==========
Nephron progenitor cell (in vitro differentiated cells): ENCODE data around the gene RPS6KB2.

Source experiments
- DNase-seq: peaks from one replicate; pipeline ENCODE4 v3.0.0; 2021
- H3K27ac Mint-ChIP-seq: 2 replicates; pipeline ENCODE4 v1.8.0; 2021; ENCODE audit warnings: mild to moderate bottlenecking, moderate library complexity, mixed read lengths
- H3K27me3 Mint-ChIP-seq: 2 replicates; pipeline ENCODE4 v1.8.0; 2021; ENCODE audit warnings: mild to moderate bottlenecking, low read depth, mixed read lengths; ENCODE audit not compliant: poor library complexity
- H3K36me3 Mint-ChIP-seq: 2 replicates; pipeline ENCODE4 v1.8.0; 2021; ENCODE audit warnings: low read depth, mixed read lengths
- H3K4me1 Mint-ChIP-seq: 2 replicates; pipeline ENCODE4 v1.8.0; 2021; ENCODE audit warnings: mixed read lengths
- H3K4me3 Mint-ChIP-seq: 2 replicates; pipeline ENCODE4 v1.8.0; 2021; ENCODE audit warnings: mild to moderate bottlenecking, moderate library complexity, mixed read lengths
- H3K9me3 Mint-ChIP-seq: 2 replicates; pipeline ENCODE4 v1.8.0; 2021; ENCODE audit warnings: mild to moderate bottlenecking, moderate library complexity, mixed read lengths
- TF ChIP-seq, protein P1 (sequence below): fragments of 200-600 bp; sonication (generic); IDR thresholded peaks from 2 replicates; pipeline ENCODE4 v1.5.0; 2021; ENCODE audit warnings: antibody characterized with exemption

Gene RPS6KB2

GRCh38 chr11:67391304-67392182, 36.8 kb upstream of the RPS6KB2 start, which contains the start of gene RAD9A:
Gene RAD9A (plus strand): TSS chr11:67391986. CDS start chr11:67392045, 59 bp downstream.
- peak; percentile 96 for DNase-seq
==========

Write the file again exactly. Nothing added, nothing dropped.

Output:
Nephron progenitor cell (in vitro differentiated cells): ENCODE data around the gene RPS6KB2.

Source experiments
- DNase-seq: peaks from one replicate; pipeline ENCODE4 v3.0.0; 2021
- H3K27ac Mint-ChIP-seq: 2 replicates; pipeline ENCODE4 v1.8.0; 2021; ENCODE audit warnings: mild to moderate bottlenecking, moderate library complexity, mixed read lengths
- H3K27me3 Mint-ChIP-seq: 2 replicates; pipeline ENCODE4 v1.8.0; 2021; ENCODE audit warnings: mild to moderate bottlenecking, low read depth, mixed read lengths; ENCODE audit not compliant: poor library complexity
- H3K36me3 Mint-ChIP-seq: 2 replicates; pipeline ENCODE4 v1.8.0; 2021; ENCODE audit warnings: low read depth, mixed read lengths
- H3K4me1 Mint-ChIP-seq: 2 replicates; pipeline ENCODE4 v1.8.0; 2021; ENCODE audit warnings: mixed read lengths
- H3K4me3 Mint-ChIP-seq: 2 replicates; pipeline ENCODE4 v1.8.0; 2021; ENCODE audit warnings: mild to moderate bottlenecking, moderate library complexity, mixed read lengths
- H3K9me3 Mint-ChIP-seq: 2 replicates; pipeline ENCODE4 v1.8.0; 2021; ENCODE audit warnings: mild to moderate bottlenecking, moderate library complexity, mixed read lengths
- TF ChIP-seq, protein P1 (sequence below): fragments of 200-600 bp; sonication (generic); IDR thresholded peaks from 2 replicates; pipeline ENCODE4 v1.5.0; 2021; ENCODE audit warnings: antibody characterized with exemption

Gene RPS6KB2

GRCh38 chr11:67391304-67392182, 36.8 kb upstream of the RPS6KB2 start, which contains the start of gene RAD9A:
Gene RAD9A (plus strand): TSS chr11:67391986. CDS start chr11:67392045, 59 bp downstream.
- peak; percentile 96 for DNase-seq